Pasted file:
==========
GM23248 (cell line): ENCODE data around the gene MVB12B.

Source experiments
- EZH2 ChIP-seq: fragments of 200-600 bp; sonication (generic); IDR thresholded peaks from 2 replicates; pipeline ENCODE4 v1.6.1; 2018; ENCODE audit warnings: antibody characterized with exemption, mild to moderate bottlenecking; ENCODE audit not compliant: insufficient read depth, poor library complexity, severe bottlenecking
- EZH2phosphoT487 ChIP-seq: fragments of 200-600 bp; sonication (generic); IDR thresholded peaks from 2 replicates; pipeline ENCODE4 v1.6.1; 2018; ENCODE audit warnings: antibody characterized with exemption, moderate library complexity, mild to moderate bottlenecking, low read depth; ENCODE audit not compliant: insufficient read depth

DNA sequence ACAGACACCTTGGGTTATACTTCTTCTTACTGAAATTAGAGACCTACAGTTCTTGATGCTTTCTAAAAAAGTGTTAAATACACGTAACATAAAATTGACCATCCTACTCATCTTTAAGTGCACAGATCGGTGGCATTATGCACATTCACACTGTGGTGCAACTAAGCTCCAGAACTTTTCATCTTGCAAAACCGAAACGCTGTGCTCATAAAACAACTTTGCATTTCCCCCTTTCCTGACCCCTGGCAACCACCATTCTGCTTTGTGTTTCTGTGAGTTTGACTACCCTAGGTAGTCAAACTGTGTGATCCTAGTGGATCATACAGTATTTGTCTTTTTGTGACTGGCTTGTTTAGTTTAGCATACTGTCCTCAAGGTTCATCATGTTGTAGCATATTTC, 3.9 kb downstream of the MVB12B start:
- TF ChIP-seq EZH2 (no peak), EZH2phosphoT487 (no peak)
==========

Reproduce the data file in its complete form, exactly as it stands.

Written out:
GM23248 (cell line): ENCODE data around the gene MVB12B.

Source experiments
- EZH2 ChIP-seq: fragments of 200-600 bp; sonication (generic); IDR thresholded peaks from 2 replicates; pipeline ENCODE4 v1.6.1; 2018; ENCODE audit warnings: antibody characterized with exemption, mild to moderate bottlenecking; ENCODE audit not compliant: insufficient read depth, poor library complexity, severe bottlenecking
- EZH2phosphoT487 ChIP-seq: fragments of 200-600 bp; sonication (generic); IDR thresholded peaks from 2 replicates; pipeline ENCODE4 v1.6.1; 2018; ENCODE audit warnings: antibody characterized with exemption, moderate library complexity, mild to moderate bottlenecking, low read depth; ENCODE audit not compliant: insufficient read depth

DNA sequence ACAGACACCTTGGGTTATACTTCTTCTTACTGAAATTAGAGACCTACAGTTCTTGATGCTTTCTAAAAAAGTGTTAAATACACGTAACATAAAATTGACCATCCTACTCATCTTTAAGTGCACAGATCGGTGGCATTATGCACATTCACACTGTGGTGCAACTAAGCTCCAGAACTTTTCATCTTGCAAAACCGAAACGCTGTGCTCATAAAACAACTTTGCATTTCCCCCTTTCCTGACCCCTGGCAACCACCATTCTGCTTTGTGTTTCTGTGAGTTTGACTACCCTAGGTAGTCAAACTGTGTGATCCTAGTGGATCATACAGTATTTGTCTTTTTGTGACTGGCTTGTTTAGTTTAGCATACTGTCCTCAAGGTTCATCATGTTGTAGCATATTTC, 3.9 kb downstream of the MVB12B start:
- TF ChIP-seq EZH2 (no peak), EZH2phosphoT487 (no peak)